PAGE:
Supermarkets sign up to Zapp mobile payments service
Sainsbury's, Asda, House of Fraser and Shop Direct – which includes Very.co.uk, Littlewoods, Isme, Woolworths.co.uk and the K&Co brands – have signed up to a mobile payment system that will allow customers to pay for goods in store and online using their smartphones.
Zapp, due to launch in 2015, enables retailers to offer a secure, quick and simple way for their customers to pay for goods using just their mobile device, a mobile phone app and their existing bank account - so there is no need for cash or cards.
With this payment system, consumers don't need to remember long card numbers, user names and passwords. The payment between bank and retailer is instant, but consumers will be able to see their account balance at the checkout – to make sure they have enough money to fund their purchases.
Zapp payments work through secure digital 'tokens', which mean customers do not reveal any of their financial details – including their bank account – to retailers when they are shopping. They will be protected in a similar way to debit card payments, so if goods are not delivered or there is an issue with a payment, consumers will be covered.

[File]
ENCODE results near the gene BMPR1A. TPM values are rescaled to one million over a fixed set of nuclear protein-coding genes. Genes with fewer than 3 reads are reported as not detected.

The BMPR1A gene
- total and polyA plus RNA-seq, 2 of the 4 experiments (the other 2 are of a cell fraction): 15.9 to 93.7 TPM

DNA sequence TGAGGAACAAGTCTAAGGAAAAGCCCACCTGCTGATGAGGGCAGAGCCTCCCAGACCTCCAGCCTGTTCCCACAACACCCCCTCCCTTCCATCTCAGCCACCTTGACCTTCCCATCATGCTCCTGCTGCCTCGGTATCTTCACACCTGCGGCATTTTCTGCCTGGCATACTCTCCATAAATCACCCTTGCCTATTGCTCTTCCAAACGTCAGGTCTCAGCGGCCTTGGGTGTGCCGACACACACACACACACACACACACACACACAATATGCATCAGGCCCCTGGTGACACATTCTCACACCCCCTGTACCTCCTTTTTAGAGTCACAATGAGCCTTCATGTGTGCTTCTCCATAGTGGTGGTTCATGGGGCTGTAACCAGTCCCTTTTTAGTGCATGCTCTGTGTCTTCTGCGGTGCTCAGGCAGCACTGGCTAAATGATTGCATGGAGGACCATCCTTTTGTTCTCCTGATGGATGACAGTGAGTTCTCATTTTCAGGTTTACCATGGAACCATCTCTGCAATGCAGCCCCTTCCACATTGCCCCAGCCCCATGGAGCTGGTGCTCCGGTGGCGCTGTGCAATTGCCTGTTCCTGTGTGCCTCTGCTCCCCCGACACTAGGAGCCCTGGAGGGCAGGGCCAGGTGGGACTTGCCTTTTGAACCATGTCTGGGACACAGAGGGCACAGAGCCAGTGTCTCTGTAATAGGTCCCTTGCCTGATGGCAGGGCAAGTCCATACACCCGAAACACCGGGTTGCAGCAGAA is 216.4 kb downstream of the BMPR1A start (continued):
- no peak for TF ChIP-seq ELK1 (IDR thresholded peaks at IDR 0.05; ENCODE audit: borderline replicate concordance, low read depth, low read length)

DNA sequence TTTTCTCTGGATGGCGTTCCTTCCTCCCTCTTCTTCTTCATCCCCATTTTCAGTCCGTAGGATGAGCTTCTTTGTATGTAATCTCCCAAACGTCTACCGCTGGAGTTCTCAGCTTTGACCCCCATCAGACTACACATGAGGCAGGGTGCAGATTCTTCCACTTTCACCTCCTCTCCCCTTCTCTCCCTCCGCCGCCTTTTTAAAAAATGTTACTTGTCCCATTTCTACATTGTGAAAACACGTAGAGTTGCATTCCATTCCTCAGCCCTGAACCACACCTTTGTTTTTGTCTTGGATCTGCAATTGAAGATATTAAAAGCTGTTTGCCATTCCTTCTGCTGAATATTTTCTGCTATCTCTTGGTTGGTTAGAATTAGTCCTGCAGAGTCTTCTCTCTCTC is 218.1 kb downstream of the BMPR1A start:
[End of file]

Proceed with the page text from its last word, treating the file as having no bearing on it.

Other major companies partnering with Zapp from 2015 include Thomas Cook, Clarks, Dune, Spar, Best Western, Starstock, QD Stores, Anglian Water, Bristol & Wessex Water and Sutton and East Surrey Water.
Five banks - HSBC, First Direct, Nationwide, Santander and Metro Bank – have already signed up to Zapp, along with Oxfam and the Charities Aid Foundation in the charity sector.
Zapp is currently working with banks and retailers to integrate the technology into their systems. Pilots are now being planned ahead of a launch of Zapp in the first half of 2015.
Peter Keenan, chief executive of Zapp, said: "Today is a hugely significant milestone in the history of money in the UK. At last the promise of a truly mobile and digital payment method will become a reality, meaning easier and more secure checkouts for millions."
According to the Centre for Economic and Business Research, 20 million adults will use their mobiles to pay for goods and services by the end of the decade. But that has led to consumer confusion, not helped by the recent launch of an alternative mobile payment technology, called Paym.
Zapp and Paym are distinctly different, managed by separate organisations and designed to do different things. Zapp is focused on mobile payments between the bank accounts of consumers and merchants, whilst Paym is focused on person-to-person payments via a mobile phone number.
Issued by a bank as part of a current account and, in a nutshell, serves as electronic cash. Unlike a credit or charge card, where you get an interest-free period before you have to settle the bill, the funds spent on a debit card are withdrawn immediately from your current account. Unless you’ve arranged an overdraft, if you don’t have the cash in the account, you can’t spend it.